regards
gary

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>IDEA does not generate any source

files from GUI forms and I did
not say that it does.


you said it in a thread(http://www.intellij.net/forums/thread.jsp?forum=22&thread=25031) ;)

GUI form is stored in an xml file.
It's compiled to the .class files when
you compile the project.
No source code is generated into
user's sources (although it's
generated internally).


but it's not important, because the solution isn't practicable if you must modify the .class files!!!

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On Mon, 19 May 2003 13:53:33 +0000, Michael Seele wrote:

a source file internally!? if this predication is right, what's the
problem in generating a .java file instead of generating a .class file???


One problem I could see with that, is that it could lead to someone
tweaking the .java file, and causing problems with sync when the .ui file
is later changed.

--
...turn to the light - don't be frightened by the shadows it creates,
...turn to the light - turning away could be a terrible mistake
...dream theater - the great debate


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do you change the men?s into a better design???

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That still causes a lot of confusion for me too, but I'd suggest waiting for the first draft of the GUI designer and comment on it.

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but it's not important, because the solution isn't practicable if you must

modify the .class files!!!

Why?

--
Valentin Kipiatkov
JetBrains, Inc
http://www.intellij.com
"Develop with pleasure!"

"Michael Seele" <mseele@guh-software.de> wrote in message
news:11600335.1053411834717.JavaMail.jrun@is.intellij.net...

>IDEA does not generate any source

files from GUI forms and I did
not say that it does.

>

you said it in a

thread(http://www.intellij.net/forums/thread.jsp?forum=22&thread=25031) ;)

GUI form is stored in an xml file.
It's compiled to the .class files when
you compile the project.
No source code is generated into
user's sources (although it's
generated internally).

>

but it's not important, because the solution isn't practicable if you must

modify the .class files!!!


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Having messed with jsr-57 implementation a lot in the past (August 2002), I would not recommend using it. It generates absolutely unreadable XML representation of serialized objects. The serialization/deserialization is very slow and inefficient. The implementation is not extensible. My overall impression is like it was done by a group of students as a homework.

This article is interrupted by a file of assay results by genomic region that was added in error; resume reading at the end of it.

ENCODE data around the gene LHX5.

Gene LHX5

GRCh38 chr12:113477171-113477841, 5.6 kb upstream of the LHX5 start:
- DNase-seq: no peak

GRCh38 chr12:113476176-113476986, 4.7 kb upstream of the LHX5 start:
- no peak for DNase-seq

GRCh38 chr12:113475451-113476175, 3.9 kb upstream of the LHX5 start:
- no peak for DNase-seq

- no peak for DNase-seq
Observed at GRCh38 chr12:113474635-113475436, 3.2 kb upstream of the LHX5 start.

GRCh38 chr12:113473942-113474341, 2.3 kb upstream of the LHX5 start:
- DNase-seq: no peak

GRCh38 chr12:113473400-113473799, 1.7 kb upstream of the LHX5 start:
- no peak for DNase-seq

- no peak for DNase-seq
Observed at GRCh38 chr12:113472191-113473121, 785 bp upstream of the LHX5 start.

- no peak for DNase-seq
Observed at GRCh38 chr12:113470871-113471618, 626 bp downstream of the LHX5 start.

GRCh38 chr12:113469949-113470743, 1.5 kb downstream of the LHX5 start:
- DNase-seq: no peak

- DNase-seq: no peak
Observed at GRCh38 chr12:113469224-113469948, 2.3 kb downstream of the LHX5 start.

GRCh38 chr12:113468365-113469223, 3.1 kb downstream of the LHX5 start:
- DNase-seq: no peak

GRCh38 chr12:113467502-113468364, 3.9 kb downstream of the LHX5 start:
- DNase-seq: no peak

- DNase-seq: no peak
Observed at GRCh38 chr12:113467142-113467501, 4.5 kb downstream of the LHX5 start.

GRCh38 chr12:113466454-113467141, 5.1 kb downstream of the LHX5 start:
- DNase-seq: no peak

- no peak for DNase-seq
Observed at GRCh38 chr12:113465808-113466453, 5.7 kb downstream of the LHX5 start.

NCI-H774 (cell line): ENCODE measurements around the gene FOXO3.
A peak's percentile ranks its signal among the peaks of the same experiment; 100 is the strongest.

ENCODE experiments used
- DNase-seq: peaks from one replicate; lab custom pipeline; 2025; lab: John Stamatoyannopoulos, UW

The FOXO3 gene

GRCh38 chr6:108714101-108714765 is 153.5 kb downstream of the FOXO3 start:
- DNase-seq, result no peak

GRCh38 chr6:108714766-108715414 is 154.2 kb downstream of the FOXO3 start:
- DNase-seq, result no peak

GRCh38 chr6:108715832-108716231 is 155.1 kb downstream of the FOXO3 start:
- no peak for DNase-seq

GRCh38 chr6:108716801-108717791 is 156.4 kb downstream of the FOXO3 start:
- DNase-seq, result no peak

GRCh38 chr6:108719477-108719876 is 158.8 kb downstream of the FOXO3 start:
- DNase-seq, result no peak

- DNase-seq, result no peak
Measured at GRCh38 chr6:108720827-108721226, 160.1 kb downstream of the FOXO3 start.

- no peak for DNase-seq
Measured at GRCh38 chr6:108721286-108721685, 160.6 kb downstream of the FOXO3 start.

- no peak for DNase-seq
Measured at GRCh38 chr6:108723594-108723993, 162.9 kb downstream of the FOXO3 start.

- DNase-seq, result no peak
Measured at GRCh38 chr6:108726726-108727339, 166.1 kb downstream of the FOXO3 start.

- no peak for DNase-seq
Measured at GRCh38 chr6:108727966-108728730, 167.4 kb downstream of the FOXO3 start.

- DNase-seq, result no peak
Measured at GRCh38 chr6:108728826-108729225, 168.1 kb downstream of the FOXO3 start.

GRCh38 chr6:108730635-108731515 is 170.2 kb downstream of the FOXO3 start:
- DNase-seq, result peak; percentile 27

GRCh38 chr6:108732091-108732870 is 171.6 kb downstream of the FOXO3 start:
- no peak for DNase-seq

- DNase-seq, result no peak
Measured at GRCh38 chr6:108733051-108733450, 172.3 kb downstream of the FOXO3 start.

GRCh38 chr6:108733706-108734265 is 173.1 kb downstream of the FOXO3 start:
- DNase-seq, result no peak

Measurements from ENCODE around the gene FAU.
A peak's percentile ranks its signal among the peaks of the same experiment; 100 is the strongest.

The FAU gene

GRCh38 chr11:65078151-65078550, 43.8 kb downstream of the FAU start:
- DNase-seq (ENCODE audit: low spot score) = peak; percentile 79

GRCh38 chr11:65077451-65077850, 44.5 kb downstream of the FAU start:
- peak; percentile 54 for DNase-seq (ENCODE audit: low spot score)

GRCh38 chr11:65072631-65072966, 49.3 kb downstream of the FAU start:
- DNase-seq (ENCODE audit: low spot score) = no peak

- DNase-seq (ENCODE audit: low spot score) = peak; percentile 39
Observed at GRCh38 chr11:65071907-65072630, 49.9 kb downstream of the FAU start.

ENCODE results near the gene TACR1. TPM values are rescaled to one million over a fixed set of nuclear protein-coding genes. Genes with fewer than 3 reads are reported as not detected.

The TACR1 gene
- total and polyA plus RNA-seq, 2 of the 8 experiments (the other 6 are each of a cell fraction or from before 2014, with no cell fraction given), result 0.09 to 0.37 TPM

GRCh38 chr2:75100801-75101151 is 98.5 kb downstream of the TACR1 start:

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i mean it's not important that you've said in a earlier thread, that IDEA generate source code internally. if you must modify the .class files, my idea with the .java files is useless!

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Sergei S. Ivanov wrote:

Having messed with jsr-57 implementation a lot in the past (August 2002), I would not recommend using it. It generates absolutely unreadable XML representation of serialized objects. The serialization/deserialization is very slow and inefficient. The implementation is not extensible. My overall impression is like it was done by a group of students as a homework.


as usual... :) Personally I didn't expect aything else from SUN...

With best wishes,
Vladimir Kondratyev
___________________
JetBrains

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I've just recently had to dig into XmlEncoder and XmlDecoder classes. I
would agree that the code is messy (of course, one pass with IDEA's
inspection and code layout tools would solve that! :) but I don't think it
is terribly slow or inefficient. Essentially the decoder is a SAX parser
that uses Java reflection to create objects and call methods, and reflection
is relatively slow, but not unworkable. Most of the warts seem to lie on
the encoding side -- handling objects with non-nullary constructors, or
other less common characteristics. But for encoding a typical JavaBean, it
seems pretty straightforward.

I'm not sure what you mean when you say it is not extensible; there is the
concept of a PersistenceDelegate which allows you to override their default
method of persistence. There are a number of examples kindly provided in
the J2SE 1.4 source to illustrate the technique (OK, so they're buried in
source code.. :)

I'm sure you've seen the schema description at